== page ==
Wilson put into place a Committee of Public Information. It’s purpose was to create a war fever among the populace. They did so by spreading propaganda, selling the American people not only on the necessity, but on the higher purpose of this war. There ensued a crusade of conformity and mob mentality that eased Wilson’s path in dismantling the principles of democracy.
In the name of the war effort, Wilson conferred broad censorship rights on the Postmaster General, Albert Burleson, an extremely prejudiced man, whose biases went unchecked in what he chose to censor and refuse to post.
Wilson waged an all out war on unions. Nothing could be allowed to stop the production of materials needed for the war effort. Labor disturbances were viewed as treasonable offenses, and labor leaders were all labeled as German agents.
In the name of the war effort, Wilson made a proclamation seizing the control of the nation’s railway system, putting it under a new Federal Railway administration.
Prohibition had been a cause floating around American politics for years, but it was finally put into law under Wilson’s presidency because America needed clear headed soldiers and a sober populace to service the war effort.
Even the constitutional amendment of the right of women to vote, a bright spot in Wilson’s legacy, might not have happened then if not for the war effort. American women had been striving and failing to meet this goal for decades. Their intensified protests during the heat of the war became a damaging ordeal for the President and the Democrats. In 1918, Wilson was forced to concede that an amendment on women’s right to vote was both just and necessary for the war effort.
I think I’ve given you enough to see that the war effort substantially changed the United States, turning it into something frighteningly dystopian. Back then, Woodrow Wilson claimed that this sacrifice would be for the betterment of the world, but if that was the case, then his part in the drafting of the treaty of Versailles was a betrayal of everything he believed in. It was a vengeful and rapacious document. Instead of bringing an end to all war, it set the stage for a second world war, and more than a century of worldwide unrest.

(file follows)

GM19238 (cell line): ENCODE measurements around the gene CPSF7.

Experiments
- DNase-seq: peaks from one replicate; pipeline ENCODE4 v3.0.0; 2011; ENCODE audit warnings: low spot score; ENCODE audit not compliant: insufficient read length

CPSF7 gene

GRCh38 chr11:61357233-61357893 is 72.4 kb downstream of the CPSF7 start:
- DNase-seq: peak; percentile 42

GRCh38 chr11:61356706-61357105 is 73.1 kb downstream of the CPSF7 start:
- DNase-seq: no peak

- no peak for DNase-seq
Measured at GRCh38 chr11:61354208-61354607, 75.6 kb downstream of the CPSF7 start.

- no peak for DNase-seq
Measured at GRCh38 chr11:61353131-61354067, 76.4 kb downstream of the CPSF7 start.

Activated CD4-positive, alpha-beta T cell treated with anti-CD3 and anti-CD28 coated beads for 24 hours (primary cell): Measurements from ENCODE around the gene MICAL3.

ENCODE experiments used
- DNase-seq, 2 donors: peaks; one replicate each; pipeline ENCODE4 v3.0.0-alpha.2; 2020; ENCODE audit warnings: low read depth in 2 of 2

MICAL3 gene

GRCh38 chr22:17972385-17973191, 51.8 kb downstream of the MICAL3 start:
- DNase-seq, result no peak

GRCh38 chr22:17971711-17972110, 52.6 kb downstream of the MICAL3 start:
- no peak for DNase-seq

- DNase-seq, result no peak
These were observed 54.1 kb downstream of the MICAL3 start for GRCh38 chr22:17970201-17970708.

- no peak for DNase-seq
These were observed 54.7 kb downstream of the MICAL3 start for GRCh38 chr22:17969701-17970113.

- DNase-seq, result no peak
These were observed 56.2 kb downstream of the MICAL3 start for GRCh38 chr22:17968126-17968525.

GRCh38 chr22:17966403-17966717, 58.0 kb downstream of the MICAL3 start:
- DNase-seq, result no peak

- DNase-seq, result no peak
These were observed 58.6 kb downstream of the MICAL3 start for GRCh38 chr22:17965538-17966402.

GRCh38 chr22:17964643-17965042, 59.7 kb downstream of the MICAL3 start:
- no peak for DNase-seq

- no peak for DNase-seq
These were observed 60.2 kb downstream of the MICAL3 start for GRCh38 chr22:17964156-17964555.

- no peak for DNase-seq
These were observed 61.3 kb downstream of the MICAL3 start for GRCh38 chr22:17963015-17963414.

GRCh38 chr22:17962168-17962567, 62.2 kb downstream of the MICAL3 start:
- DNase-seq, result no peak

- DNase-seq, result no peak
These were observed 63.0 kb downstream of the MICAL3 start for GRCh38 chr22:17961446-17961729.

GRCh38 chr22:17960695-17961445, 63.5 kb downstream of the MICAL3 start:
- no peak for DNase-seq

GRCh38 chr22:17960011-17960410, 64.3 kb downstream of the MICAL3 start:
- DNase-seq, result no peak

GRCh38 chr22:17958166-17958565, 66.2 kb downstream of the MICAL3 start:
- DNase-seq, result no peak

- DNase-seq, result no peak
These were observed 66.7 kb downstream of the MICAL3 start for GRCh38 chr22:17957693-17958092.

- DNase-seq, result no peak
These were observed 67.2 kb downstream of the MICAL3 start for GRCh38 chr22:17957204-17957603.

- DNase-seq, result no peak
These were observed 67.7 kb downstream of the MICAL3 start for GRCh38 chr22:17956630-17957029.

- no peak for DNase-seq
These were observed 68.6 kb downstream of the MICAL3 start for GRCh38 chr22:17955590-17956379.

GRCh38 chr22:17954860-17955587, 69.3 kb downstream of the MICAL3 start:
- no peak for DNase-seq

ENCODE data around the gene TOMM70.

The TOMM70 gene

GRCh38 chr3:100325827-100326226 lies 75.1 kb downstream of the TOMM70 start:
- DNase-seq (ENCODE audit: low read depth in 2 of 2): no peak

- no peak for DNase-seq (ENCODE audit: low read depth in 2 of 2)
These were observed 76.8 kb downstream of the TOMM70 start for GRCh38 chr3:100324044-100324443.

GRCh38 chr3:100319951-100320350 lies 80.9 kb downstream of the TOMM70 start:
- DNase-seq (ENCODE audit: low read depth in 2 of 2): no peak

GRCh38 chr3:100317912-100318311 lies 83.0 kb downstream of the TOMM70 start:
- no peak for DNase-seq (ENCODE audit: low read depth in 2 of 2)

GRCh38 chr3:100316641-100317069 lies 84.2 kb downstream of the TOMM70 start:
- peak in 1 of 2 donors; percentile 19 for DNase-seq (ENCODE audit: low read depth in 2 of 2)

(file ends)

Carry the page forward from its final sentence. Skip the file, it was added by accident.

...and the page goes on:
I realize that none of this sounds at all like a likely source for solace, but it gave me a perspective of our current times that I hadn’t considered before. Wilson’s war fever spell was shattered by his failure with the Treaty of Versailles. As he faltered, it was the everyday folk of America who started to pick up the pieces. I know some of the people who brushed off that dirt, stood themselves back up, and started rebuilding their lives. They were my grandparents. For them, ordeals were nothing new. They’d already escaped from the pograms of Russia. They’d persevered through the difficulties of starting a completely new life in a whole new county. They had just survived the Great War, and the pandemic. At the war’s end, they were all still in their late teens or just entering their 20’s. America was a mess, there were loud and angry debates from Capital Hill, there were race riots, police riots and acts of terrorism, but nevertheless, my family, and many others like them, moved forward from that point, getting married, building careers, having babies, continuing a cycle of generations into which we were all born. The Great War would not be the end of the travails awaiting them. They would go on to survive the political and social upheavals of a stock market crash, a great depression, a dust bowl, a second world war, a cold war, and some of them even made it beyond that, catching a glimpse of the ordeals that awaited their great grandchildren.
The times we are in right now are unsettling, but we are not the first humans to live through unsettling times. Taking this journey back to when my grandparents were young, reminded me of how to go forward. Just live each day, love your family, meet the challenges to your best ability, and have faith that life will go on. There will always be people casting their spells, driven by a need to be noticed and admired. Perhaps the way to end the cycle of human ordeals, is for us to fully grasp that a better world for all can never be built from war. It needs to be built with compassion, wisdom, the right use of power. It requires faith and courage, kindness and forgiveness. It requires us to protect the lives entrusted to us from generation to generation. The way to a better world is through love.
I’m going to leave you with some family pictures of days in the sun, filled with family, filled with love. Memories to keep us warm on chilly fall nights and the winter that’s coming.